"The evolving Francophile..."

My husband Jack has always wanted to live in Paris and learn French. I thought it would be good for him to achieve his life time dream. Hence, we moved to Paris in 2008. My first year was difficult. I started "missives" to relieve some stress and chronicle my life so friends back in the US could read what I am experiencing. I currently write about my food and travel experiences, which is my passion.

It is definitely a challenge to live here, but each year it gets easier, and quite enjoyable, in large part because I value friendships over locale. I have a love/hate relationship with Paris as do most Parisians, mais La vie est belle (but life is good)!

Friday, September 23, 2016

Le Pario -- Restaurant Review

54 Av. Emile Zola 75015 Paris
Hours: Every day
12h - 14h00 / 19h - 22h00
Reservations by phone or online: Tel : 01 45 77 28 82/ resto.pario@gmail.com
Metro: Line 10 (Charles Michels)
Website: http://www.restaurant-lepario.com/

Rating Standards: 5-Stars = Extraordinary; 4-Stars = Excellent; 3-Stars = Average; 2-Stars = Fair; 1-Star = Poor
€ = Inexpensive: 30€ and under; €€ = Moderate: 31€-49€; €€€ = Expensive: €50 -75; €€€€ = Very Expensive: more than €76 (prices based on minimum 2-courses)
1-Bell = Pleasantly quiet (less than 65 decibels); 2-Bells = Can talk easily (65-70); 3-Bells = Talking normally gets difficult (70-80); 4-Bells = Can talk only in raised voices (75-90); BOMB = Too noisy for normal conversation (90+)

4 - Star......................................................€€......................................................... 1 - Bell

with regards to noise level, we had a private room)

I usually have lunch on Wednesdays with a group of close friends. On this particular day, I told my friends I needed to be near the 16eme since I would be visiting a friend at the hospital close by. My friend recommended this restaurant, in fact near my home, that she'd been to and really enjoyed it.

I made reservations on "La Forchette" the French version of "The Fork" in the US. I had to change it twice because the number of people changed.  So, when we arrived, it appeared that there was confusion about our reservations and they did not have it. None-the-less, they were able to accommodate all 9 of us. In fact upstairs there's a private room, enough to accommodate a dozen people, easily, and that's the room we had. Great for "noisy" Americans.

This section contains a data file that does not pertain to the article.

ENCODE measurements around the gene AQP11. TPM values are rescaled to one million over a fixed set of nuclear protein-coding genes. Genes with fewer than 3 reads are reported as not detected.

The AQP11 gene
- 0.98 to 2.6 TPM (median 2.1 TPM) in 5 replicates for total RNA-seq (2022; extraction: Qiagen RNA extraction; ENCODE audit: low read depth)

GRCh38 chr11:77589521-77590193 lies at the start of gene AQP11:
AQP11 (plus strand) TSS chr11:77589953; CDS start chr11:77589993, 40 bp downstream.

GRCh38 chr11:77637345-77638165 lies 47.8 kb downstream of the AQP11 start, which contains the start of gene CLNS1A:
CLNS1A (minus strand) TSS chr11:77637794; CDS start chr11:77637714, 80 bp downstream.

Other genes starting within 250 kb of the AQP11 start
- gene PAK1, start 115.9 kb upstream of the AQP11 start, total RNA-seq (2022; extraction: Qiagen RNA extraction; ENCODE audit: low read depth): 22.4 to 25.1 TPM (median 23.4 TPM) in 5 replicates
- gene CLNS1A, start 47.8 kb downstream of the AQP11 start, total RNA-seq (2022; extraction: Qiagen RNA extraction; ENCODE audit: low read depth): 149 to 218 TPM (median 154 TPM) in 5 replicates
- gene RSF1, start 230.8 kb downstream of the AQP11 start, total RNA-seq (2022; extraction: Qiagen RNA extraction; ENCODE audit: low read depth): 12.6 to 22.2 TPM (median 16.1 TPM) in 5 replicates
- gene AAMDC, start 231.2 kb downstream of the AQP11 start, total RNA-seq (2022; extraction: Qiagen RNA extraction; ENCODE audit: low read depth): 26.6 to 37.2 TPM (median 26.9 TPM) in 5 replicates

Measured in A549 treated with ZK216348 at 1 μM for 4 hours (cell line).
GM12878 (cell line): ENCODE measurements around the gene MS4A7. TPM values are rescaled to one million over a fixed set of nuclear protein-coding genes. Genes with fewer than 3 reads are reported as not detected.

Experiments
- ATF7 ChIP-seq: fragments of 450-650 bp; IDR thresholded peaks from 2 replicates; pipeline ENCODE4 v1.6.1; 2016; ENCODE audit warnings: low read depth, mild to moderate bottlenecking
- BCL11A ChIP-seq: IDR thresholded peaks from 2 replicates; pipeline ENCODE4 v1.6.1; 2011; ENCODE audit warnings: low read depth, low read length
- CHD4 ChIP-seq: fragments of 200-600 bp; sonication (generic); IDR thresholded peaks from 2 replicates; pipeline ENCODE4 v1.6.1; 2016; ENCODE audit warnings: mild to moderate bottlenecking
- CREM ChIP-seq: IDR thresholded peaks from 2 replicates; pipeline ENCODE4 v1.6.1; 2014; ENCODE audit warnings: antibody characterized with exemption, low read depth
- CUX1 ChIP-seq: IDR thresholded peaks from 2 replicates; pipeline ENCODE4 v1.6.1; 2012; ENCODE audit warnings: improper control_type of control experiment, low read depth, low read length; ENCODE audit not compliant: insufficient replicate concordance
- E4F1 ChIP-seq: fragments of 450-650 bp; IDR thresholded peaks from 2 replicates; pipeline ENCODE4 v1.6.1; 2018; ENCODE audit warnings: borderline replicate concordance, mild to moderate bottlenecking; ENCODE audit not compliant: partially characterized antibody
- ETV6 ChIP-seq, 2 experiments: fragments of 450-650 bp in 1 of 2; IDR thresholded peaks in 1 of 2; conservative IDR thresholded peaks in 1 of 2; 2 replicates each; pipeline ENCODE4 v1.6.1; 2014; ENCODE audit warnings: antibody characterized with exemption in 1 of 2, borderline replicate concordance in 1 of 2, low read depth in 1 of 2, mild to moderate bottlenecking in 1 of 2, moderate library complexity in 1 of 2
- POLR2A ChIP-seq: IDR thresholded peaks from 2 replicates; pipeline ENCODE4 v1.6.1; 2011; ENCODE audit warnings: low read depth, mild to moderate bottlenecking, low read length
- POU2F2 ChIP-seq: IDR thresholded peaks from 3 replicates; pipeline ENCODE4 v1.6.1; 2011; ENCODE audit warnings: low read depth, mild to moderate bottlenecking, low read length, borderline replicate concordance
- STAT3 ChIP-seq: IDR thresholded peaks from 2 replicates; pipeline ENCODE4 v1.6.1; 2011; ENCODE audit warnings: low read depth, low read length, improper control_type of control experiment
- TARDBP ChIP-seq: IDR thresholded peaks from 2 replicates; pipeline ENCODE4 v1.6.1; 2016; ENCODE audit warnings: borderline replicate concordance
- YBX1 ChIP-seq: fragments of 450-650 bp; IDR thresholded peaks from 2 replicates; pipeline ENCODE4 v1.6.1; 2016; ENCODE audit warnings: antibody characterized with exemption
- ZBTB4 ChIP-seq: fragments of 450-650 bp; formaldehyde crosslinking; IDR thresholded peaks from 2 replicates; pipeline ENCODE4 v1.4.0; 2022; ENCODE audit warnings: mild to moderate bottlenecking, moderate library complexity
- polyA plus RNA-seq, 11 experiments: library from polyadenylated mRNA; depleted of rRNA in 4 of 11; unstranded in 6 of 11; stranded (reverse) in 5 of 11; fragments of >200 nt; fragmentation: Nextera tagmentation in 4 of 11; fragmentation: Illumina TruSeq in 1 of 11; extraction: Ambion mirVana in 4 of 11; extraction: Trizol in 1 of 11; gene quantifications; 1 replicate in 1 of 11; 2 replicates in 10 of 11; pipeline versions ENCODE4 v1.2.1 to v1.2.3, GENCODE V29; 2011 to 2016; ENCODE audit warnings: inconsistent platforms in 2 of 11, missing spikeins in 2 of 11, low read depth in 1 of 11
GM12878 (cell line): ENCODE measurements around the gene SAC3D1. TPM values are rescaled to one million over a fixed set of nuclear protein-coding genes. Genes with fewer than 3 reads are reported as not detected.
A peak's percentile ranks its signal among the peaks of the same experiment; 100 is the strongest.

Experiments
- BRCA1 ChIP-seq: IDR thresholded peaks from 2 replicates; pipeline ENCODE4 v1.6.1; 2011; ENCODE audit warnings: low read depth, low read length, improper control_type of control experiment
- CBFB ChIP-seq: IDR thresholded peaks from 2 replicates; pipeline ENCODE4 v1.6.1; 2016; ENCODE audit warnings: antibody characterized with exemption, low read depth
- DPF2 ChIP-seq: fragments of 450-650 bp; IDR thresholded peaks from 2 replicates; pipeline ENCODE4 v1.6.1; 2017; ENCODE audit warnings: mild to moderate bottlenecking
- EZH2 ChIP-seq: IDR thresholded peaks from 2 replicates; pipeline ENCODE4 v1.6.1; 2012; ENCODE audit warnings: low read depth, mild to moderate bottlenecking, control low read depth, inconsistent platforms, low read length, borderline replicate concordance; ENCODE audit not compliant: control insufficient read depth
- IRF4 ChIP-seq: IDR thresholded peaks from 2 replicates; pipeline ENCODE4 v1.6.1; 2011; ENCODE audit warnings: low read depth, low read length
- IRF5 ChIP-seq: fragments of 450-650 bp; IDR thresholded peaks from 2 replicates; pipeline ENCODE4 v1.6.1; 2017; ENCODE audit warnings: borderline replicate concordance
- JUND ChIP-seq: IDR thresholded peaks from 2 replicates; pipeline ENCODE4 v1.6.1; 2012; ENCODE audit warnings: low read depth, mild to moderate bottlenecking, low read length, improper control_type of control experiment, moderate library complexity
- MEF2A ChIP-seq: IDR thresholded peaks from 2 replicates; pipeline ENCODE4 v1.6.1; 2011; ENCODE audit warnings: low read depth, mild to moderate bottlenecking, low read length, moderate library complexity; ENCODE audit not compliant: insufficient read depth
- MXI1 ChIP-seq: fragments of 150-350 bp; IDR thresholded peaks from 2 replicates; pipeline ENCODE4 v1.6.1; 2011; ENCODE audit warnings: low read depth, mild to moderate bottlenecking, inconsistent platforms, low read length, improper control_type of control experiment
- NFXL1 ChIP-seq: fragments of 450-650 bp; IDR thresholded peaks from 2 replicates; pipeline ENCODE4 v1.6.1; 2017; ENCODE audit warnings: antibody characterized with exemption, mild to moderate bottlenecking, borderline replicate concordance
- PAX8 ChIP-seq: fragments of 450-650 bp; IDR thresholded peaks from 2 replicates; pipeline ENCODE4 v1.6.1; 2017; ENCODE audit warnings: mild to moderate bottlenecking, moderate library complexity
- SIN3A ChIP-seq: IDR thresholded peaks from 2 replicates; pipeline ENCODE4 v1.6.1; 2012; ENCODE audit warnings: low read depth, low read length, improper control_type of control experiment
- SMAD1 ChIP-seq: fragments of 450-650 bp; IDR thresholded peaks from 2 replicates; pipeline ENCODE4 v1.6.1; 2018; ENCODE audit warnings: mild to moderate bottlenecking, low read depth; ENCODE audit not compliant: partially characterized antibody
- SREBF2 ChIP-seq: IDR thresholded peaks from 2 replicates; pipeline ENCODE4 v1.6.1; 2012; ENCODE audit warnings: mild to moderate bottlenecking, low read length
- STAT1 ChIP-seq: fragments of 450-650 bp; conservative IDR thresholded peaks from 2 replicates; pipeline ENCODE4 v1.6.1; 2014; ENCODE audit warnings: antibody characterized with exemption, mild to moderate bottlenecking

As typical of most restaurants, they had a "prix-fixe" lunch with actually looked very interesting. I decided, as half of us did, we would go for this menu. The prices were very reasonable.  This review only covers the prix-fixe menu, but those that ordered à la carte also raved about their food.

After sitting and perusing the other choices on the regular menu, we had a nice "amuse bouche" of pâte à choux (a pastry used to make profiteroles) stuffed with ham and cheese. Very tasty, and a nice start to what was to follow.

ENTRÉE: Raviolis de châtaigne et marrons, écrasé de gambas et girolles, velouté de potiron (Chestnut ravioli, mashed prawns and mushrooms, cream of pumpkin). We all agreed this dish was delicious. Originally, when the waiter was pouring the cream soup over our raviolis, I forgot what type of soup it was and asked him, he said lobster. I think he was confused, cause it was definitely pumpkin. He may have thought I was asking him about the ingredients, after-all there was crushed prawns. I do have to say there was a nice little surprise in the soup, there were a spoonful of chopped sweet beets. This added a nice sweet note to the savory dish and paired well the other ingredients. I will say though, the soup was under-seasoned, then I realized we were given "truffle salt" to sprinkle atop. The truffled salt made a huge difference to the flavor profiles and brought it to a whole other level. DELICIOUS!